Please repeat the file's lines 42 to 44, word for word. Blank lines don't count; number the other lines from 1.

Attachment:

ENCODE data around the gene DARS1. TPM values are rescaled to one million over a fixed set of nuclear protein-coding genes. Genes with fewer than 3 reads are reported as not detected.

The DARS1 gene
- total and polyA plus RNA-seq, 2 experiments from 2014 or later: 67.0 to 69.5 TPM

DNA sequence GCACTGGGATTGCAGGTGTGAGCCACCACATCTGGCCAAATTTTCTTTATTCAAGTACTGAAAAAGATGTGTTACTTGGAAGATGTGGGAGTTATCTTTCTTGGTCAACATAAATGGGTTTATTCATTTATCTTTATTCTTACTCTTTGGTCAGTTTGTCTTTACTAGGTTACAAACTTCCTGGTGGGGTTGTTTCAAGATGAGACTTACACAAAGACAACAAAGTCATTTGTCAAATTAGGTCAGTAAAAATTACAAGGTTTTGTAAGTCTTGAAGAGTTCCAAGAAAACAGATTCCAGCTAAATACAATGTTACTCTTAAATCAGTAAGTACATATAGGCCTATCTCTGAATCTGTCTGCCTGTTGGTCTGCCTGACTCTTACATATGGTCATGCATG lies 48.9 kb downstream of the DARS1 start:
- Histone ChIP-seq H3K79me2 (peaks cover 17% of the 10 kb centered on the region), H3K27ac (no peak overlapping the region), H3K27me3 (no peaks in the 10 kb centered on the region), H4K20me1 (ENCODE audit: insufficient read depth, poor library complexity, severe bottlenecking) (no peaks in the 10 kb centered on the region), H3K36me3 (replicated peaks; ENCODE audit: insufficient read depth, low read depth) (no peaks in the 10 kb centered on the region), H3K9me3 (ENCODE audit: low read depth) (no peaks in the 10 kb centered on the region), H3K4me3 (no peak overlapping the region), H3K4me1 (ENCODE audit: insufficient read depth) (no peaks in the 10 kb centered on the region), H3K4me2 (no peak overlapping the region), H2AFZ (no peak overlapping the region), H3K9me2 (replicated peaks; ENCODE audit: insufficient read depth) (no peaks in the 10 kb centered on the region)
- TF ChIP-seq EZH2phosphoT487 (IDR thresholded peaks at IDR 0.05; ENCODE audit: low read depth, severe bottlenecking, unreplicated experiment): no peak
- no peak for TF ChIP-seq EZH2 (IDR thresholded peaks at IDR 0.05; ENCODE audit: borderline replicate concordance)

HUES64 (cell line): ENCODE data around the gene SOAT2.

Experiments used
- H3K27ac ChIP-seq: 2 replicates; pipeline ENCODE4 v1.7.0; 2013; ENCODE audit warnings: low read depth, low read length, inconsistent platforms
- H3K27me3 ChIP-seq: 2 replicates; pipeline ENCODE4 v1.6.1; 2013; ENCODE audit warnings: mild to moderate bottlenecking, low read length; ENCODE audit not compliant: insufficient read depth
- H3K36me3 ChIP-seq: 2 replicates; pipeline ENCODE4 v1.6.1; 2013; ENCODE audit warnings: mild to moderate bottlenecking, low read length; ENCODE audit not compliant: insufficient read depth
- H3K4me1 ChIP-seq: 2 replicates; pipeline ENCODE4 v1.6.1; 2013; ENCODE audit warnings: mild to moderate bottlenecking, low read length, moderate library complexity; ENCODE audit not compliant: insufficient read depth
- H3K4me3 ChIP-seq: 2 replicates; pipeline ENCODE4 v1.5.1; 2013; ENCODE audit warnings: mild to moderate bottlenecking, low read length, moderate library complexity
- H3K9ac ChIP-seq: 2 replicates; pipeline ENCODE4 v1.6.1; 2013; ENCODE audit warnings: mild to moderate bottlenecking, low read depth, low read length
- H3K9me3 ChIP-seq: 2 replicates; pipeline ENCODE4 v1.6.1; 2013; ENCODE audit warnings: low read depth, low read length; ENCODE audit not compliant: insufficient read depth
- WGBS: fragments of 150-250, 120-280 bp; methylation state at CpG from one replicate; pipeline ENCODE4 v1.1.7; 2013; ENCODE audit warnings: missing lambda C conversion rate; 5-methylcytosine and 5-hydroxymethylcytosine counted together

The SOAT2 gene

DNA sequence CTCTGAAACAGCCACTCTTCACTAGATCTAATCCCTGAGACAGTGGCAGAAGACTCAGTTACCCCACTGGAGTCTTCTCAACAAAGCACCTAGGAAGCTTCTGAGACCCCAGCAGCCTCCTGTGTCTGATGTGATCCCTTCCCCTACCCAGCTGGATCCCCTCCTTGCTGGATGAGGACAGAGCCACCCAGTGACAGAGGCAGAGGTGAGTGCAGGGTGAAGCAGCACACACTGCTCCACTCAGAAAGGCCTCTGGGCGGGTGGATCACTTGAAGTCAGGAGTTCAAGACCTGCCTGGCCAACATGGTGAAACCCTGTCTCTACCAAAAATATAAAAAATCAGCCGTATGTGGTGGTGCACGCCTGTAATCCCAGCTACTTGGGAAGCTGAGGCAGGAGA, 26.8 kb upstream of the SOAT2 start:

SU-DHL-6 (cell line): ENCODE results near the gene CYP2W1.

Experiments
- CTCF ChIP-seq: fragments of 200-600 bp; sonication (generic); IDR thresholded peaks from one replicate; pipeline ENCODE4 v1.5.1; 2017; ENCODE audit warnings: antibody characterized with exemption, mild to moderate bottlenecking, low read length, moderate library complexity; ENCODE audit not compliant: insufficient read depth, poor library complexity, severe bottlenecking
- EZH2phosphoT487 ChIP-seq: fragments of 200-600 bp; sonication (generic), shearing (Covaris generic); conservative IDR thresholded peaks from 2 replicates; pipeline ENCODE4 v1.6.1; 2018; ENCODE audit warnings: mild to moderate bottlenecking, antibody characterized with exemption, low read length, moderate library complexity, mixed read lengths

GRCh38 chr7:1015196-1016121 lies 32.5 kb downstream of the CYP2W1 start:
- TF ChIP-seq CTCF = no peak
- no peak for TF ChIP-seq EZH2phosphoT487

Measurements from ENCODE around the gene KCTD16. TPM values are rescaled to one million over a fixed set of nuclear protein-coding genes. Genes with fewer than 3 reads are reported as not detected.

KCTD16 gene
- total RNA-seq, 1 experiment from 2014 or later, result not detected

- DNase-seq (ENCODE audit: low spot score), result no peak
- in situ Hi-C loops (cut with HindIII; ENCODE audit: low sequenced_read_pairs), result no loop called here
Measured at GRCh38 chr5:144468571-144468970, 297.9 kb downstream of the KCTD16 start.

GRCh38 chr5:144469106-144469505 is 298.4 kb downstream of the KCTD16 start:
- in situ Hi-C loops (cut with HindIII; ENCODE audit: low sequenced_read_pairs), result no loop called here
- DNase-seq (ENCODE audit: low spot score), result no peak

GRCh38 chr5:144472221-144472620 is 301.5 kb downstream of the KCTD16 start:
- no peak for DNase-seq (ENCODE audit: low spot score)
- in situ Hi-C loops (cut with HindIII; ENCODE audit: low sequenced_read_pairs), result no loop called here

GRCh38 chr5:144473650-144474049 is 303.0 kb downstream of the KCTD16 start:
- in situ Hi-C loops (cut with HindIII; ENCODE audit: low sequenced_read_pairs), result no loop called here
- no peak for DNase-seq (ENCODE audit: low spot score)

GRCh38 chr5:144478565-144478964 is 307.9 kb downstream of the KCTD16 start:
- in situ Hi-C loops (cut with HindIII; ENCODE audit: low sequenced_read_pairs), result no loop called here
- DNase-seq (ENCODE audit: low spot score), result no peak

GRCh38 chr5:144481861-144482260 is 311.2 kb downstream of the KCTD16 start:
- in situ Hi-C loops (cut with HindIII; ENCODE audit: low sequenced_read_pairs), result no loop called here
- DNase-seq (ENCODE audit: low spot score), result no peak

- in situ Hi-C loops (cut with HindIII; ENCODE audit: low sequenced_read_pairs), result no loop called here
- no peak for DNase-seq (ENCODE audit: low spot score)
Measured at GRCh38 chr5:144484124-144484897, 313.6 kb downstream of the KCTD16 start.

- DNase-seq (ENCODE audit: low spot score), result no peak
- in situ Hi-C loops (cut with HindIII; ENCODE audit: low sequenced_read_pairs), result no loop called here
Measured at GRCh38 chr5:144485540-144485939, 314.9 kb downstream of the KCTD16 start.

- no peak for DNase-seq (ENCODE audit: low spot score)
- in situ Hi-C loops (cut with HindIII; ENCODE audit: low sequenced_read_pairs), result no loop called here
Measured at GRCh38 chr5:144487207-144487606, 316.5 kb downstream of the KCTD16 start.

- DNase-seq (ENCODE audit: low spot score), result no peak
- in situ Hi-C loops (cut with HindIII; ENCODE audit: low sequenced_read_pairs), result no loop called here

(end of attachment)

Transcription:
GRCh38 chr5:144478565-144478964 is 307.9 kb downstream of the KCTD16 start:
- in situ Hi-C loops (cut with HindIII; ENCODE audit: low sequenced_read_pairs), result no loop called here
- DNase-seq (ENCODE audit: low spot score), result no peak